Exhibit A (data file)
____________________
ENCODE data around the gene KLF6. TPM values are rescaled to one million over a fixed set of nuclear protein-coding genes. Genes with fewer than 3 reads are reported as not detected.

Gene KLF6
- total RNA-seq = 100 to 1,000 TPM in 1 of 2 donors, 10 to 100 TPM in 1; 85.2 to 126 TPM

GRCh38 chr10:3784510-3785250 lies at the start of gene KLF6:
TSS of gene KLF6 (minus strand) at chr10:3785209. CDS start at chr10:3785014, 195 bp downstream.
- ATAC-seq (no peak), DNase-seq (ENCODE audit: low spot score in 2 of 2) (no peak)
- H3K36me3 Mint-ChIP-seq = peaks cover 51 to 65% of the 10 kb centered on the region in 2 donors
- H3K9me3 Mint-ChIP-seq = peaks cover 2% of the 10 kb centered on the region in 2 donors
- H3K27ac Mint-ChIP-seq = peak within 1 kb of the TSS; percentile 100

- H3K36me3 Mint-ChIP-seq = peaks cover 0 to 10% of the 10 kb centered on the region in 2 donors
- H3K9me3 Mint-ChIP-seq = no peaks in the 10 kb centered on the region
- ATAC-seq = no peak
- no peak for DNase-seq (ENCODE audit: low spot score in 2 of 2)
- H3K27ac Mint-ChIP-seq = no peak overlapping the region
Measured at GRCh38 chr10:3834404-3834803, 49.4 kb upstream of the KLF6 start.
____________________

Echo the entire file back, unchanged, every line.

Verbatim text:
ENCODE data around the gene KLF6. TPM values are rescaled to one million over a fixed set of nuclear protein-coding genes. Genes with fewer than 3 reads are reported as not detected.

Gene KLF6
- total RNA-seq = 100 to 1,000 TPM in 1 of 2 donors, 10 to 100 TPM in 1; 85.2 to 126 TPM

GRCh38 chr10:3784510-3785250 lies at the start of gene KLF6:
TSS of gene KLF6 (minus strand) at chr10:3785209. CDS start at chr10:3785014, 195 bp downstream.
- ATAC-seq (no peak), DNase-seq (ENCODE audit: low spot score in 2 of 2) (no peak)
- H3K36me3 Mint-ChIP-seq = peaks cover 51 to 65% of the 10 kb centered on the region in 2 donors
- H3K9me3 Mint-ChIP-seq = peaks cover 2% of the 10 kb centered on the region in 2 donors
- H3K27ac Mint-ChIP-seq = peak within 1 kb of the TSS; percentile 100

- H3K36me3 Mint-ChIP-seq = peaks cover 0 to 10% of the 10 kb centered on the region in 2 donors
- H3K9me3 Mint-ChIP-seq = no peaks in the 10 kb centered on the region
- ATAC-seq = no peak
- no peak for DNase-seq (ENCODE audit: low spot score in 2 of 2)
- H3K27ac Mint-ChIP-seq = no peak overlapping the region
Measured at GRCh38 chr10:3834404-3834803, 49.4 kb upstream of the KLF6 start.